Eight manatee bones (jaws, ribs, and other pieces) from the Pleistocene time period have been unearthed along the coast of Texas. The Pleistocene Epoch began approximately 2.6 million years ago and lasted until around 11,700 years ago – the most recent Ice Age also occurred during that time.
Manatees (also known as sea cows) are large marine mammals with flippers and a strong flat tail that can help them swim as fast as 15 mph (24 km/h) although their normal speed is around 5 mph (8 km/h). They grow between 8 and 13 feet long and weigh between 200 and 590 kilograms (440 to 1,300 pounds). They are herbivores that enjoy munching on sea grasses and algae among other vegetation.
While manatees are still around today and continue to spend their summers off the coasts of Texas and Florida before migrating to warmer waters down south during the winters, it appears as though their ancient Ice Age ancestors did the same.
Interestingly, seven of the eight bones belonged to the Trichechus manatus species which is the same type of manatee that travels to the Texas and Florida coasts to this day, while the other bone (a jaw bone) belonged to the extinct subspecies called Trichechus manatus bakerorum. (A picture of the jaw bone can be seen here.)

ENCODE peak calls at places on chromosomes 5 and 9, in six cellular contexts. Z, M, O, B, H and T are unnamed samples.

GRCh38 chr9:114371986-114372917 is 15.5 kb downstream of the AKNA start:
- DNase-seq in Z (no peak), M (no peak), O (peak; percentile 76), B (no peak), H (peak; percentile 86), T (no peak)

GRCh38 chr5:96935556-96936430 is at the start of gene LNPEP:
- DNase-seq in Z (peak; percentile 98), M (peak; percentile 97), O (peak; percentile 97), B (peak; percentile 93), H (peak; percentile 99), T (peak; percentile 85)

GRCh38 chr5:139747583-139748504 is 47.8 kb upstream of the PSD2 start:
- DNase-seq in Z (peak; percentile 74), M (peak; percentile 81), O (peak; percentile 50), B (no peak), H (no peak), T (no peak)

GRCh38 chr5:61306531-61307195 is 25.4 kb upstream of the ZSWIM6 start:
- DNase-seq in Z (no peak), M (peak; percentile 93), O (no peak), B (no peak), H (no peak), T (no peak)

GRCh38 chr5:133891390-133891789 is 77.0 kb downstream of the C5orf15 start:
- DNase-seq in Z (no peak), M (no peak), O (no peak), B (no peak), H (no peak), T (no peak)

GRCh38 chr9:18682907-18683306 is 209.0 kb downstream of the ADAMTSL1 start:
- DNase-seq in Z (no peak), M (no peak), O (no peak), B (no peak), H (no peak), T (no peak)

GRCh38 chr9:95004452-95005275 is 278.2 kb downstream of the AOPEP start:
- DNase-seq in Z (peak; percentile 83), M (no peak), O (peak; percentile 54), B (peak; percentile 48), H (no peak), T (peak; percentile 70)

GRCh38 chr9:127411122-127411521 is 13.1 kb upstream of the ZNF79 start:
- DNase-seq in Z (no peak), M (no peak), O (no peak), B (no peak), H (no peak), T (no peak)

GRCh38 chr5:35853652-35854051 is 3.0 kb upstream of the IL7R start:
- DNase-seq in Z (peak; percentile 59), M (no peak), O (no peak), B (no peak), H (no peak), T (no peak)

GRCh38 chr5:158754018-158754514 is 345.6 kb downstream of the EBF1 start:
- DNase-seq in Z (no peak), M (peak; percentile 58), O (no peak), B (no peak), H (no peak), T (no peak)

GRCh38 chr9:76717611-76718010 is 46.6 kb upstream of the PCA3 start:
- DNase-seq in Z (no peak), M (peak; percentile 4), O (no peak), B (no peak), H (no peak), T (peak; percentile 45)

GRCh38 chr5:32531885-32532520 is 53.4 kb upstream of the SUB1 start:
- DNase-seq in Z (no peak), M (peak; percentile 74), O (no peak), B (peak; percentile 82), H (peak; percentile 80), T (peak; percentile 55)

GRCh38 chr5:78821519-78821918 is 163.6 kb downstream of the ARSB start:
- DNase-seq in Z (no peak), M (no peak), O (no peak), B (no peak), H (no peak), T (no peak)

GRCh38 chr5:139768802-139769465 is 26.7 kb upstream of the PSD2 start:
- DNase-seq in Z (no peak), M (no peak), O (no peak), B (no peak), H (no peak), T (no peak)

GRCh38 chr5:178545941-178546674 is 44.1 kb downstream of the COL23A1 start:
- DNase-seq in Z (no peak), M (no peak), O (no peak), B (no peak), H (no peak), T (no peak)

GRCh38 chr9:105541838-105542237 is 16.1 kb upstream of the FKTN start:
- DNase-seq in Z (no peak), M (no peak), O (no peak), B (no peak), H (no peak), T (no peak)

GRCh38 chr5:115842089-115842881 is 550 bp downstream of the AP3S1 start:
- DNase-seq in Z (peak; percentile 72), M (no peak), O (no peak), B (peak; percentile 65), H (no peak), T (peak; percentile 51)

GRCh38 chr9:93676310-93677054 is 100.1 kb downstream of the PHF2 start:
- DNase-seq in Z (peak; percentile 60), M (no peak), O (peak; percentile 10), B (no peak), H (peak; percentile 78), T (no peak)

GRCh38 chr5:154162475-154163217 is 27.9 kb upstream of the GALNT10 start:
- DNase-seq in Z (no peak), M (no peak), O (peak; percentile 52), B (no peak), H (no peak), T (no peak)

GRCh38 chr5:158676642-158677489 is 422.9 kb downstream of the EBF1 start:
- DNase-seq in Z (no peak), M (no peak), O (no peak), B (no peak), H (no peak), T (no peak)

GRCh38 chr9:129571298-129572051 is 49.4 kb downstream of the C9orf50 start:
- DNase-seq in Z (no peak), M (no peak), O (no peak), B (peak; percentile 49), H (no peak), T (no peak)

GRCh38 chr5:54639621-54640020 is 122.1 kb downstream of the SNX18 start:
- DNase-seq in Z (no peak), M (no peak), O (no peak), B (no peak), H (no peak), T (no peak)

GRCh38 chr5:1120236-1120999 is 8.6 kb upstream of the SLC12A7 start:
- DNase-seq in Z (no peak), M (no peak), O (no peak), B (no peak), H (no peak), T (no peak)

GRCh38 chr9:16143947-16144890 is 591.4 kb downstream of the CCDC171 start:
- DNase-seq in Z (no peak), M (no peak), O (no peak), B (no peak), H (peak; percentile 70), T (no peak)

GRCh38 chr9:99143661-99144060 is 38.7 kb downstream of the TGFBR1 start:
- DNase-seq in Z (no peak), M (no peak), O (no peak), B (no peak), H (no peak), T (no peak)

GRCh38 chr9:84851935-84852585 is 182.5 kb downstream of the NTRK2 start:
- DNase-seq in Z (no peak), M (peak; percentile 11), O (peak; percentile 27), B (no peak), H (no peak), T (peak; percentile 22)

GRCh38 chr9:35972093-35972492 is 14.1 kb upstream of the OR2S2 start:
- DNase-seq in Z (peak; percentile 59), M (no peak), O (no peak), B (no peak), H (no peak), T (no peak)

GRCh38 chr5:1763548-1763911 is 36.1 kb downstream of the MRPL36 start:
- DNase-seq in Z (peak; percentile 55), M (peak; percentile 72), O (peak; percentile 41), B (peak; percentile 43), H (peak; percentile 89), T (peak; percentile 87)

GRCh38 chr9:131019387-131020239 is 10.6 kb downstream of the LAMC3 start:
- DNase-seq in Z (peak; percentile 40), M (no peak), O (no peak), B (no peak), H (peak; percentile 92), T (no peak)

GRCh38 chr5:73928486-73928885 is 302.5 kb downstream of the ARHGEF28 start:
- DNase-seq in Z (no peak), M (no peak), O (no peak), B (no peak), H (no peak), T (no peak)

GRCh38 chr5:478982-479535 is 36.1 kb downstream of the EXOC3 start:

After extensive analysis, the bones revealed that the manatees frequently traveled to the Texas coast (and possibly even lived there permanently) between 240,000 and 11,000 years ago. The fact that the time period coincides with the Ice Age suggests that either the water along the Texas coast was still warm during that period, or that the manatees were able to adapt and live in colder water.
This surprised the researchers because they didn’t think that manatees would have been able to travel up to Texas because a major portion of North America and the Golf Coast were covered in glaciers and had very cold temperatures.
David Mohrig, who is a geologist from the University of Texas but wasn’t part of the research team, provided a plausible explanation that manatees from the Ice Age may have found inlets of water off the coast of Texas that stretched into the Gulf of Mexico that may have been a bit warmer.
In a statement, Sam Houston State University Natural History Collections curator William Godwin explained how they knew that the manatees were continuously visiting the coastal area of Texas, “We have them (bones) from one decade to another, so we know it's not from some old manatee that washed up, and we have them from different places,” adding, “All these lines of evidence support that manatee bones were coming up in a constant way.”
Their research was published in the journal Palaeontologia Electronica and can be read in full here.